Normally I avoid stadium concerts; they are expensive and, unless you want to shell out insane amounts of cash -- word was that floor seats on the grass of the Yankee Stadium outfield went for well over $1000 a piece -- they are hardly worth the terrible view, the muffled sound, and the criminally overpriced concessions ($14 for a Bud Light?! Are you serious?!) More than this, though, for me stadium concerts lack that element of blood-and-dirt honesty, the charm and energy of being only a few feet away from a musician who probably slept on someone's floor the night before. I guess I'm a sucker for the underdog, and if watching an unshowered band in a grimy punk club is like rooting for the Rocky Balboas or the Moneyball Oakland A's of the music industry, then watching these megastars get paid obscene amounts of money in Yankee Stadium was like watching, well, the Yankees.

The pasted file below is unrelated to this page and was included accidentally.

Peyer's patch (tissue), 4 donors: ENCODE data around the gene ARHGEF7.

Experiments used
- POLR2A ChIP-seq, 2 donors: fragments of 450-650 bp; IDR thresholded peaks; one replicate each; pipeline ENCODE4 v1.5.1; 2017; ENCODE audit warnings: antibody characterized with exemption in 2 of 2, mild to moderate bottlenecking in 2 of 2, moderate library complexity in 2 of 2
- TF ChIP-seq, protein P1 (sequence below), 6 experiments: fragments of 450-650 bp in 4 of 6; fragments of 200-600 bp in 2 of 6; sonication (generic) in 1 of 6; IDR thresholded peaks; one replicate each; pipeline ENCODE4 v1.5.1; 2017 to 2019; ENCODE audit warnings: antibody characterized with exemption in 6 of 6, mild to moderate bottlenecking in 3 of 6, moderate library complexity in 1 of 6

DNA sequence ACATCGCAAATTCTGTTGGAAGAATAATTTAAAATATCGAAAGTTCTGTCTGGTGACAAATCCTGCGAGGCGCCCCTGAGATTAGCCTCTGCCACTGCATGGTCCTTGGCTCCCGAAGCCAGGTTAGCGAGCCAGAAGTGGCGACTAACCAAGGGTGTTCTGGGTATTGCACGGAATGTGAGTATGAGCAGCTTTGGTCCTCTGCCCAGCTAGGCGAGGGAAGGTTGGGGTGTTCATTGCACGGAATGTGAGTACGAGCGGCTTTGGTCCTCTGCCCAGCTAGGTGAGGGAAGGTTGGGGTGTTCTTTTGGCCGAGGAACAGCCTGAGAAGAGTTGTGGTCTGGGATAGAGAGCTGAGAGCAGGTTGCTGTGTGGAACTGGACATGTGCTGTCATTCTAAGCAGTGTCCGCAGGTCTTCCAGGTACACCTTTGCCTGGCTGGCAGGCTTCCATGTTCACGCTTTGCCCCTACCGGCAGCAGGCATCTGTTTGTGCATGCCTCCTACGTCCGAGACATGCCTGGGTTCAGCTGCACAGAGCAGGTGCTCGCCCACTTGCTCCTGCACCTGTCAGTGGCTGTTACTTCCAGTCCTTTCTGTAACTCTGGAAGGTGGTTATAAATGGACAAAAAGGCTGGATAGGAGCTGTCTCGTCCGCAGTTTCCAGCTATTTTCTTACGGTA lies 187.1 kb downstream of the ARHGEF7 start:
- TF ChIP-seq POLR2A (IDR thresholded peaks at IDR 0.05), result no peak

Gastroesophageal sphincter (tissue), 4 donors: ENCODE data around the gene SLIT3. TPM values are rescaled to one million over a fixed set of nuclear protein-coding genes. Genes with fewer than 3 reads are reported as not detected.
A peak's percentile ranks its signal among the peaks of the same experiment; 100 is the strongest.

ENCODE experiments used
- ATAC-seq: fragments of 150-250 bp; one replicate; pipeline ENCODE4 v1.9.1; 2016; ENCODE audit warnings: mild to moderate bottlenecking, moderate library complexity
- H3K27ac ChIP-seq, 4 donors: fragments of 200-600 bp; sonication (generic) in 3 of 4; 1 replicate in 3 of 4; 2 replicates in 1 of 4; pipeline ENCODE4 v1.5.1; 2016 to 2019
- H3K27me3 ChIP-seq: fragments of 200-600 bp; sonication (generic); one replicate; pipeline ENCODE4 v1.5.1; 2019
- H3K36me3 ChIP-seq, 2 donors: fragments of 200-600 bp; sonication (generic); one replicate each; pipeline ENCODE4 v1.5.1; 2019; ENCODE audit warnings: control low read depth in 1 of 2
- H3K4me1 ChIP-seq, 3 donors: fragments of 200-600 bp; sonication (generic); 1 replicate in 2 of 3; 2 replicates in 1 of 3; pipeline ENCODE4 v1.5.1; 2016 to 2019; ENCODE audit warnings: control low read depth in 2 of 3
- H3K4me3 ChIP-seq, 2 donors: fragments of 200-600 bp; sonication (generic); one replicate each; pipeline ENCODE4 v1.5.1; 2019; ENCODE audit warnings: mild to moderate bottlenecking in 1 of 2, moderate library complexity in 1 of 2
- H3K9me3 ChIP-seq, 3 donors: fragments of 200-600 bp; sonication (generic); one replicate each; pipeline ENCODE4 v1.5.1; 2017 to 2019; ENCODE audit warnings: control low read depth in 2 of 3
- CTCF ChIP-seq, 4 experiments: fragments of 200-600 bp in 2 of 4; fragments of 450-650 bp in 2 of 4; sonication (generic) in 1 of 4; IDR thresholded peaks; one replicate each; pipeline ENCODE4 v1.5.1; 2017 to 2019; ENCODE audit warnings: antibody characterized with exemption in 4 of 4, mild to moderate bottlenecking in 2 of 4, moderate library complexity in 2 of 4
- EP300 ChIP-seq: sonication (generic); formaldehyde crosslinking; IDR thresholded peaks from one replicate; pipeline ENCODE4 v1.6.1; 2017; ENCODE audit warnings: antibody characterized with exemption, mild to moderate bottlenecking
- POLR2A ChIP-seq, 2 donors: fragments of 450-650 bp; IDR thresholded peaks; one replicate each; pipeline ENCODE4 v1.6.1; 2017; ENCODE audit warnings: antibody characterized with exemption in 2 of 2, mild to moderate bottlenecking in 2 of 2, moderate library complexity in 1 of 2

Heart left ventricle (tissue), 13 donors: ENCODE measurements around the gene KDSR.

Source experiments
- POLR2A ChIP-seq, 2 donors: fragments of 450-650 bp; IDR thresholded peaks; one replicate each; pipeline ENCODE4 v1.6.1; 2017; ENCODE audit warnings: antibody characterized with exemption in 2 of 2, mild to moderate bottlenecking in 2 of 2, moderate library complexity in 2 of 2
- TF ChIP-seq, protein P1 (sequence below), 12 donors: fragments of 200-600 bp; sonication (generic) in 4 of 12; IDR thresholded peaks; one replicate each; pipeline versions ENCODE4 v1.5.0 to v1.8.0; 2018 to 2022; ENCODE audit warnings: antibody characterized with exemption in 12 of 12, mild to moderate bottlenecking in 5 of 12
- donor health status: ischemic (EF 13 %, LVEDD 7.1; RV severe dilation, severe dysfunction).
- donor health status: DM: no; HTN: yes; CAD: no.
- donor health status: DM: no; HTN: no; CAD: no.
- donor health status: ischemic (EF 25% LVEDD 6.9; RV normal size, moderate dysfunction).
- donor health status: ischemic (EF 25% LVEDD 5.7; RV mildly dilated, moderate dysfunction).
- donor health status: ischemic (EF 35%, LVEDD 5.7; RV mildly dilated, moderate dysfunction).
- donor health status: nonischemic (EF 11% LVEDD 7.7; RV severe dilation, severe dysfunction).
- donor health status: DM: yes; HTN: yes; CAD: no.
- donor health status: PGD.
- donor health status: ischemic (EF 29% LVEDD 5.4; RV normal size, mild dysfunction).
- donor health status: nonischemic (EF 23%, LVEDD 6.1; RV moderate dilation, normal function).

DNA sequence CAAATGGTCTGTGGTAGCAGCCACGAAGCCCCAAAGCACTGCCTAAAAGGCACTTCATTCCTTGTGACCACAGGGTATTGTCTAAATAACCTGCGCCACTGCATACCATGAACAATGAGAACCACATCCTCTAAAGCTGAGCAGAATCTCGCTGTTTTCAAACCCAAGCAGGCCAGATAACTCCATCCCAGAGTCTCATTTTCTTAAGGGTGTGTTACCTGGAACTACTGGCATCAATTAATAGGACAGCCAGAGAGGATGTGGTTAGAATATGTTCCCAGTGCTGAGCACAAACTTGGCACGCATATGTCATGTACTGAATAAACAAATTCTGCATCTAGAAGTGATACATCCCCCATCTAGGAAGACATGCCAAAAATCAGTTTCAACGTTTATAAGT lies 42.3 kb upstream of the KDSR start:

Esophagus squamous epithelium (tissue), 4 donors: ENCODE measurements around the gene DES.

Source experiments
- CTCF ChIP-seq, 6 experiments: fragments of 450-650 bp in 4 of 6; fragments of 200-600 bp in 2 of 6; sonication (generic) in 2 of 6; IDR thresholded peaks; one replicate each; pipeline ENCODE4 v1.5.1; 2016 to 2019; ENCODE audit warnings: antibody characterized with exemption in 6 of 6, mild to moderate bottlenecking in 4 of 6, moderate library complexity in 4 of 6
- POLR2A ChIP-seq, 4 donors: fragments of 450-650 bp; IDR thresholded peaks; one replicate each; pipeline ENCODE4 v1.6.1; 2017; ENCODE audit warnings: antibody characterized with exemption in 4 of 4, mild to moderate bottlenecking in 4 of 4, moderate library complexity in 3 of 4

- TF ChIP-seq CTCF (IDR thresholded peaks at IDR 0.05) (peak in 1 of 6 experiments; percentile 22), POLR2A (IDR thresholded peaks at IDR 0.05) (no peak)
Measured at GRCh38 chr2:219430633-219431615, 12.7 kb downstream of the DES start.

But, despite my misgivings and the lingering pangs of guilt about throwing fistfuls of dollars into the insatiable mouth of a gigantic major-label corporate monster and in doing so betraying the hundreds of bands endlessly crisscrossing the country in broken-down vans as they chased their dreams (think of all the merch I could buy for the cost of just one "Legends of Summer" ticket!), I was pretty excited about the show. It is not every day that a person gets to see not one, but two of the biggest superstars in a generation, each man a veritable god in his respective genre. Besides, New York City is Jay Z's turf, just a short subway ride from the projects in Brooklyn where he grew up, and I anticipated that he would be in top form for the hometown crowd.